Arriving gracefully at a time of self-reflection and worldly chaos comes New Zealand-born singer-songwriter Jordan Rakei’s introspective third album What We Call Life. Following his stunning cover of Donald Byrd’s “Wind Parade” on last year’s Blue Note Re:imagined compilation album, Rakei has now released a project that’s a lush and beautiful escape from reality that paradoxically ponders upon it. Hypnotically-produced and frequently idiosyncratic, Rakei plays with various textures of R&B music to create a consistently wondrous 10-track affair. As the title implies, What We Call Life ponders multiple aspects of his identity, overcoming negative thinking and cynicism, and the struggle (and value) of connection. This personal and philosophical deep-dive into Rakei’s psyche is one of the year’s most rewarding R&B albums.
Album opener “Family” is an emotional track about a tumultuous time related to heartbreak and the legacy it leaves. Led by bass strums, shuffling drum patterns and snares, it finds Rakei suspended between opposites; “I can see the cold world / Every time I’m warm / Though it’s heating up here / I should let it snow.” There is definitely an inner turmoil present on the track as he mentions a separation that is only physical while the person remains in their head. Although there is a personal obliqueness as he mentions being his “brother’s fears”, the lack of specificity doesn’t detract from Rakei imparting something deeply personal. Despite the lyrical moodiness, the track angles towards forgiveness for such previous grievances and striving to do better as he pleads: “Just don’t let time be wasted here.”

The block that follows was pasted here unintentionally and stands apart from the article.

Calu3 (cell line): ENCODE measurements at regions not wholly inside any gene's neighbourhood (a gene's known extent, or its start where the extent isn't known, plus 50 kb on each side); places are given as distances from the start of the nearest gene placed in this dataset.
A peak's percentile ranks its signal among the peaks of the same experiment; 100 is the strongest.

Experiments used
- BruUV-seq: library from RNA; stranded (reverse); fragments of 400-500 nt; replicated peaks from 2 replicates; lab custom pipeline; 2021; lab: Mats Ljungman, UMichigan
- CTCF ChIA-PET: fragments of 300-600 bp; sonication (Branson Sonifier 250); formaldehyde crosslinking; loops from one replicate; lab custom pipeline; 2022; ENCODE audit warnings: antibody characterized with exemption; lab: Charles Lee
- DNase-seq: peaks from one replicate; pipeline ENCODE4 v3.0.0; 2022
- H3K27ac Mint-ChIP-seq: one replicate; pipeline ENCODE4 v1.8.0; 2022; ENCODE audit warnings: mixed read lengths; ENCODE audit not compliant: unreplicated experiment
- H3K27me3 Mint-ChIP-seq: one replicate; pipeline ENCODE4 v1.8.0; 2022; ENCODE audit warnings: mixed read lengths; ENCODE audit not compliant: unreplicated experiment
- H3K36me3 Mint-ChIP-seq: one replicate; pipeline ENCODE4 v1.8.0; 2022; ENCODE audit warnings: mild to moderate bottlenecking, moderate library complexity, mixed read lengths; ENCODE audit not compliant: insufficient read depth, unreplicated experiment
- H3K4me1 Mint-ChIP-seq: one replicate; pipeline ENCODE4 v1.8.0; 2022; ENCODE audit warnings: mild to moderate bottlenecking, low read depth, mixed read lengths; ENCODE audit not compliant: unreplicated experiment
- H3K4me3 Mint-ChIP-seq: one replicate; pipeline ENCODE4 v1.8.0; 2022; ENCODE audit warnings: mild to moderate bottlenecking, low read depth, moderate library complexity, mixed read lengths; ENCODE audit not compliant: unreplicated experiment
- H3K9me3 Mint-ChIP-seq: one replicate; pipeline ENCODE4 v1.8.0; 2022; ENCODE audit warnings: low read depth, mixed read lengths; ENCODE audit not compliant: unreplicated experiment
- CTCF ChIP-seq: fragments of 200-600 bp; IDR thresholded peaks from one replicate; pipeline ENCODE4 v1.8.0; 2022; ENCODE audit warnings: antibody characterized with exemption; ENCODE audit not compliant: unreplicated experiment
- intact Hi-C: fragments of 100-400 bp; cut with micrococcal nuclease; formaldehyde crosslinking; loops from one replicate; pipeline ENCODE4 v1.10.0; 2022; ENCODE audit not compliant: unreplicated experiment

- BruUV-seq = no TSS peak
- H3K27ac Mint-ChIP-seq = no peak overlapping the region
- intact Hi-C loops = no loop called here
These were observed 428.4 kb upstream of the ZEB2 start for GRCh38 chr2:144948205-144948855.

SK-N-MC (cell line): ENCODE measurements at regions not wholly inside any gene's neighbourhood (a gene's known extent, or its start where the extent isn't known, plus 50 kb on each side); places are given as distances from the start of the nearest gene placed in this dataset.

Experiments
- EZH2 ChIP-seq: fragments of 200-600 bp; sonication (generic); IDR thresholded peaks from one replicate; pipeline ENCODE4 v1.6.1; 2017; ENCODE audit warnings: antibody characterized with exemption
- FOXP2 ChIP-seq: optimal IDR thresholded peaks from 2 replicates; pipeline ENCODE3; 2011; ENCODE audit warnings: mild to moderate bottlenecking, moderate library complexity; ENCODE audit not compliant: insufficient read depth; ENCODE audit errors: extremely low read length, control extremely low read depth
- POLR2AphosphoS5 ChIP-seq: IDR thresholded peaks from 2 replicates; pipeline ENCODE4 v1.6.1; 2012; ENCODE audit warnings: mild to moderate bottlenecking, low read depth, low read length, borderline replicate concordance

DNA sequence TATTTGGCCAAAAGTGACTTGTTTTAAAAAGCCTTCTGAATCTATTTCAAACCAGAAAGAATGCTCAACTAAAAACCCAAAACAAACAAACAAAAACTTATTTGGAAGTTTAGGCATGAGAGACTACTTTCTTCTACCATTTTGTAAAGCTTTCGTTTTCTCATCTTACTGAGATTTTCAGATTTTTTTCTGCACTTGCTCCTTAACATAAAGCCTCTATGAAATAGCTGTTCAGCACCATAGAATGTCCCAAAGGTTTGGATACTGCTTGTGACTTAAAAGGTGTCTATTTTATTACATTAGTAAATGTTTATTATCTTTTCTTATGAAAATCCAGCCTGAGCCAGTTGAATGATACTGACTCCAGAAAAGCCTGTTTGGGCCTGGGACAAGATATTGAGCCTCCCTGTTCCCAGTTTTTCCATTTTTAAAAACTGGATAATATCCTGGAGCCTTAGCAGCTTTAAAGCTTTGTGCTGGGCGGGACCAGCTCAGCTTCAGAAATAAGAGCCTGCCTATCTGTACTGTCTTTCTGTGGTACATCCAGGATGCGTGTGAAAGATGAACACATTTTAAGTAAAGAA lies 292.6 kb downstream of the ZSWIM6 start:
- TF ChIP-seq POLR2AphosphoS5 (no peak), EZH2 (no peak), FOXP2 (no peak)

The disclosure of emotions only continues on the excellent “Unguarded”. A combination of subdued funky rhythms and swelling orchestration, with contrasting interplay between quiet verses and an elated chorus, Rakei lushly explores the beauty of letting go of preconceived negative notions of love. “For a while / I let myself imagine that fear of love / Had me,” he sings, before conceding that this habitual mindset is only barring him from experiencing the wonders of romance. In the beautiful, unfurling chorus, Rakei’s lovely falsetto basks in the glow of being “unguarded” and finding someone who can show forgiveness.
The 80s-influenced “Illusion” is a deliciously synthy track where Rakei brightly – and admittedly, with hints of mild cynicism – asks the question of “Is it a free world? / Or do we surrender to our fate?” Philosophically pairing with this track, the album’s title track “What We Call Life” also questions the machinations of the world in the context of his childhood. It’s quite dark questioning to place upon such a time (“While your brothers play without you / Are you suffering?”), but these are formative years for a reason. Despite his words being rooted in upheaval and sadness, the production shifts during the song’s progression from a repetitive piano chord, synthy bleeps and gentle snares to louder, echoing drums that hasten the tempo and allow the song to blossom into an allusion to future hope. The symbiosis between lyrics and the music itself encourages listeners to remember that the stories Rakei is telling aren’t confined to his words, but are also indirectly stated through the production.